The Denver Metro Fair Housing Center (DMFHC) is the voice of fair housing in Metro Denver. DMFHC works to eliminate housing discrimination and to promote housing choice for all people through education, advocacy and enforcement of fair housing law. DMFHC maintains that education and outreach play an equally important role to advocacy and enforcement in the fight against housing discrimination. Regular training seminars are held for both home seekers and housing providers to educate and inform about fair housing law, as well as both consumer rights and risk management for housing providers. Public events help to ensure that all home seekers, participants in the housing industry and community members understand fair housing law and the value of integrated communities.
Analysis of Impediments to Fair Housing Choice
The U.S. Department of Housing and Urban Development (HUD) requires that all communities receiving federal housing and CDBG funding complete an Analysis of Impediments (AI) to Fair Housing Choice. The AI outlines the impediments to fair housing choice in the public and private sectors.
Progress Toward Addressing Impediments
Jefferson County actively works towards addressing impediments to fair housing. Through the Consolidated Plan, the County has certified that it will work toward eliminating impediments to fair housing choice by strengthening partnerships with lenders, developers, and realtors, and providing education to practitioners about fair housing. These efforts will be documented each year in the Consolidated Annual Performance Evaluation Report.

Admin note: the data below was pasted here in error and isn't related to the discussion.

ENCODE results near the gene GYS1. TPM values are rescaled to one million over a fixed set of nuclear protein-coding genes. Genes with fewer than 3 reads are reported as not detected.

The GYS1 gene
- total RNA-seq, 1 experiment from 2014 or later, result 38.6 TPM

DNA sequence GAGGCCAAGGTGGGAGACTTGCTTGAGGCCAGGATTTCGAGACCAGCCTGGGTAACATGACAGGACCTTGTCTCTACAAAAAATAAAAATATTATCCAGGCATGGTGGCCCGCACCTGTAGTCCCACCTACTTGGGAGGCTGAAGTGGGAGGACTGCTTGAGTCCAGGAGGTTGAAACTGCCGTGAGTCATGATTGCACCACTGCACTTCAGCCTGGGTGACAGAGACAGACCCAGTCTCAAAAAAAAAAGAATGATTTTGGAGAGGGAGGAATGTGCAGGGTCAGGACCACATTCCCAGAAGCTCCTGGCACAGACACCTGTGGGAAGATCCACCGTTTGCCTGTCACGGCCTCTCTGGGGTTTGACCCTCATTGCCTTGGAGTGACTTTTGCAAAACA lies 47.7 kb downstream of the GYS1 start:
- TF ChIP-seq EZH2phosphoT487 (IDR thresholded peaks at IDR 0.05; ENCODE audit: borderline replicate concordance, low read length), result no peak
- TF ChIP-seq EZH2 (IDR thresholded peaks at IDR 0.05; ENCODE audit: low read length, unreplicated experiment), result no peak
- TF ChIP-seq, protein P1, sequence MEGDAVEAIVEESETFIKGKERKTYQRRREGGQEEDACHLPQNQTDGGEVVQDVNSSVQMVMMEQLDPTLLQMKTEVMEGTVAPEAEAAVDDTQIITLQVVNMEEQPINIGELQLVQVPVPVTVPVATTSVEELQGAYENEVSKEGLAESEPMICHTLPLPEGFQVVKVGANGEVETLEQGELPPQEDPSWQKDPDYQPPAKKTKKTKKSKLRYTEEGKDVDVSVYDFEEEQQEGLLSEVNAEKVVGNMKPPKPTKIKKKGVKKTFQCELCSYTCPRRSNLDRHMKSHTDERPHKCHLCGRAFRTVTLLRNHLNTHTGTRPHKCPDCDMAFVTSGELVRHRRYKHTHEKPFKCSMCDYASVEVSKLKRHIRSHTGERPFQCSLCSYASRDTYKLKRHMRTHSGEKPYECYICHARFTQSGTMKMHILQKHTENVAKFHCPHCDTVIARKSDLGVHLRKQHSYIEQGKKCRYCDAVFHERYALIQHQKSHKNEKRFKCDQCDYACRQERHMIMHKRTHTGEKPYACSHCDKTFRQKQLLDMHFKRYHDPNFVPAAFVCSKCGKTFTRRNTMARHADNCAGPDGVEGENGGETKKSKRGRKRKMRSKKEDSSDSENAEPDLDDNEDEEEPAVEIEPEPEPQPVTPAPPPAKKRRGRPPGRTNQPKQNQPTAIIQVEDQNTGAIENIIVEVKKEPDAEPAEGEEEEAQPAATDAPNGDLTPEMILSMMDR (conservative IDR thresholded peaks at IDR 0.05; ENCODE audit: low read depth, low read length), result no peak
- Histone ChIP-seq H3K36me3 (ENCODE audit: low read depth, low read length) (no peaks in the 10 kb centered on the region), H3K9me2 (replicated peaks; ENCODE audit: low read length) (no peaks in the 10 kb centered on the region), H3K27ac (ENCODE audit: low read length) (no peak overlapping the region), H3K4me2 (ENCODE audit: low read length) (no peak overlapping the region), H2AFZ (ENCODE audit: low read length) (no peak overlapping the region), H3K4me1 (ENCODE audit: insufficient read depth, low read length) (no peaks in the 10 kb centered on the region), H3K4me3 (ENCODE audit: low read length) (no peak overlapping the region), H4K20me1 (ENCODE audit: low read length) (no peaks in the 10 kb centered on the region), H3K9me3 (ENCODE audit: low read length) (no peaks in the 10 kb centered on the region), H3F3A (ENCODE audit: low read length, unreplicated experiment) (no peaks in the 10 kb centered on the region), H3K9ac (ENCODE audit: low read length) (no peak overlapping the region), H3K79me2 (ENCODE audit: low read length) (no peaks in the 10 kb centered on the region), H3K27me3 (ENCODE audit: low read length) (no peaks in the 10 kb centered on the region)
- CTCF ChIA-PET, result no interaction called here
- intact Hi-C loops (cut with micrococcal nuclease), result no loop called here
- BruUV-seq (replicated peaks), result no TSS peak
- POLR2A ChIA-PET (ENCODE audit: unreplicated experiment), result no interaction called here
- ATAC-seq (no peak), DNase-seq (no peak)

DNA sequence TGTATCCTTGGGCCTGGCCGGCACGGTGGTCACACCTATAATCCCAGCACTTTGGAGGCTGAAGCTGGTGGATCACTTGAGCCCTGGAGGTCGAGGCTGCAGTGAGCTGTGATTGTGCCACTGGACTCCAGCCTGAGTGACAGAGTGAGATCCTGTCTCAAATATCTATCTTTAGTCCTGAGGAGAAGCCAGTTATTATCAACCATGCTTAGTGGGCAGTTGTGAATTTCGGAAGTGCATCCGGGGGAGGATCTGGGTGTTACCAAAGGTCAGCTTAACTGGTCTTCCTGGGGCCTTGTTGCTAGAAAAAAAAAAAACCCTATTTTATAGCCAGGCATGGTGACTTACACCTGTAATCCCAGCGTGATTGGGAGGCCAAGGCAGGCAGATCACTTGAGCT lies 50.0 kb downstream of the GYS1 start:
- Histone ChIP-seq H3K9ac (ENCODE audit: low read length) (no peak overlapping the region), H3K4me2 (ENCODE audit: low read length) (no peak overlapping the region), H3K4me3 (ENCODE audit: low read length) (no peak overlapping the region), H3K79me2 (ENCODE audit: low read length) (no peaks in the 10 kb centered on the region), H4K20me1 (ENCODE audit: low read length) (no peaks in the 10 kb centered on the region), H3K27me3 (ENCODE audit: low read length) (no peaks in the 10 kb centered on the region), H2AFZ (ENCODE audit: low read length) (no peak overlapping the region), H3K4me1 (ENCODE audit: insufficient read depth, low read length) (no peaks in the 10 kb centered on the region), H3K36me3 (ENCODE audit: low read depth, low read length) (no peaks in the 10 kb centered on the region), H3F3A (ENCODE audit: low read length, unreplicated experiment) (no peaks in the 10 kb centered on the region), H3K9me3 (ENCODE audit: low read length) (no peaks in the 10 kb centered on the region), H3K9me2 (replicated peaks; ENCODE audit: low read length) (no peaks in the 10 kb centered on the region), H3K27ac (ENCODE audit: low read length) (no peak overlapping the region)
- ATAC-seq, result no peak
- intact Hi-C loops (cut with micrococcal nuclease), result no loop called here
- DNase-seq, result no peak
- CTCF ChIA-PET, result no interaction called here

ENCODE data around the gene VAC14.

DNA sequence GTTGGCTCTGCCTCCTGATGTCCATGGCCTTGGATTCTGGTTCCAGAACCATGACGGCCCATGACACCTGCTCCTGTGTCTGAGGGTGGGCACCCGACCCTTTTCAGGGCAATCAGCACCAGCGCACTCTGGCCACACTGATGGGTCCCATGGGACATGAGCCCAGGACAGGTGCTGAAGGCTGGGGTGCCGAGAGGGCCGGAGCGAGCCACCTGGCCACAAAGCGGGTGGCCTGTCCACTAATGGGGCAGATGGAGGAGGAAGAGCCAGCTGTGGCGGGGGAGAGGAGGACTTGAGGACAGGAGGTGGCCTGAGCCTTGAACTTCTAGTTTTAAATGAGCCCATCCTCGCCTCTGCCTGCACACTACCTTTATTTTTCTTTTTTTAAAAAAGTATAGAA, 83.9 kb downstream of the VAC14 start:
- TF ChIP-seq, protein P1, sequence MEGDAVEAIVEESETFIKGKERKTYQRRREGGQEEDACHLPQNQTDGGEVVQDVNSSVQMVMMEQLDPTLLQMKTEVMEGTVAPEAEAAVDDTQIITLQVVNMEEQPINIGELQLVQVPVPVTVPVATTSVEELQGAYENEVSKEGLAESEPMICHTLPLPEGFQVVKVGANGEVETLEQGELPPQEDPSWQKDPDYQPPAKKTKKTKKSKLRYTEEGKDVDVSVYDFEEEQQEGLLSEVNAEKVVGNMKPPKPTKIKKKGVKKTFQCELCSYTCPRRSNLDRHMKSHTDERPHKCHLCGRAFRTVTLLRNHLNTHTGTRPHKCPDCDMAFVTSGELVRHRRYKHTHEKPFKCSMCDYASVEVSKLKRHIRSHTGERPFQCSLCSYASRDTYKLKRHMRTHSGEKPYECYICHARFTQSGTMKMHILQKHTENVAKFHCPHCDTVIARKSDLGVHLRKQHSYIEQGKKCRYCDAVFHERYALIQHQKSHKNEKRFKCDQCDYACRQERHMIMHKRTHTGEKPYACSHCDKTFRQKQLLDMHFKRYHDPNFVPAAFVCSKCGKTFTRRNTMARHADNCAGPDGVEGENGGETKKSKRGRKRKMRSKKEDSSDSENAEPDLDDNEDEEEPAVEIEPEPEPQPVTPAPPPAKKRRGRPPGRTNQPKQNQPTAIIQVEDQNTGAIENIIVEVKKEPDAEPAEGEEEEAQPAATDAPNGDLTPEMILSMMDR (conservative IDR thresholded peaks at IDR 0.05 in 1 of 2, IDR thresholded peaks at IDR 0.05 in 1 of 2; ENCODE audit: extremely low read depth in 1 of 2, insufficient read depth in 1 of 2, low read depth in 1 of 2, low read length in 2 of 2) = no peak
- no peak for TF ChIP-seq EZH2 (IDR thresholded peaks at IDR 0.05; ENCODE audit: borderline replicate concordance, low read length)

The federal Fair Housing Act prohibits housing discrimination based on race, color, national origin, religion, sex, disability, and familial status (i.e., presence of children under the age of 18 in the household or pregnancy). The Fair Housing Act does not specifically include sexual orientation and gender identity as prohibited bases. However, discrimination against a lesbian, gay, bisexual, or transgender (LGBT) person may be covered by the Fair Housing Act if it is based on non-conformity with gender stereotypes.
For example, if a housing provider refuses to rent to an LGBT person because he believes the person acts in a manner that does not conform to his notion of how a person of a particular sex should act, the person may pursue the matter as a violation of the Fair Housing Act’s prohibition of sex. Visit the U.S. Department of Housing and Urban Development's website for more information.
Types of Housing Discrimination
Whether people are trying to rent, buy, sell, or finance a home or apartment, as a tenant, homeowner, or landlord, rights and protections are provided by the Federal Fair Housing Act. Illegal housing discrimination can take many forms:
- Realtors showing apartments or homes only in certain neighborhoods
- Advertising housing only to preferred groups of people
- Denials of property insurance
- Discriminatory property appraisals
- Refusals to make reasonable accommodations for persons with disabilities
Reports across the country indicate that those who are low-income, seniors or disabled, seeking to purchase, refinance, or secure a reverse mortgage, are often targets for predatory lenders or loan fraud. Predatory lenders take advantage of borrowers with a variety of abusive practices, such as charging excessive interest rates or loan fees.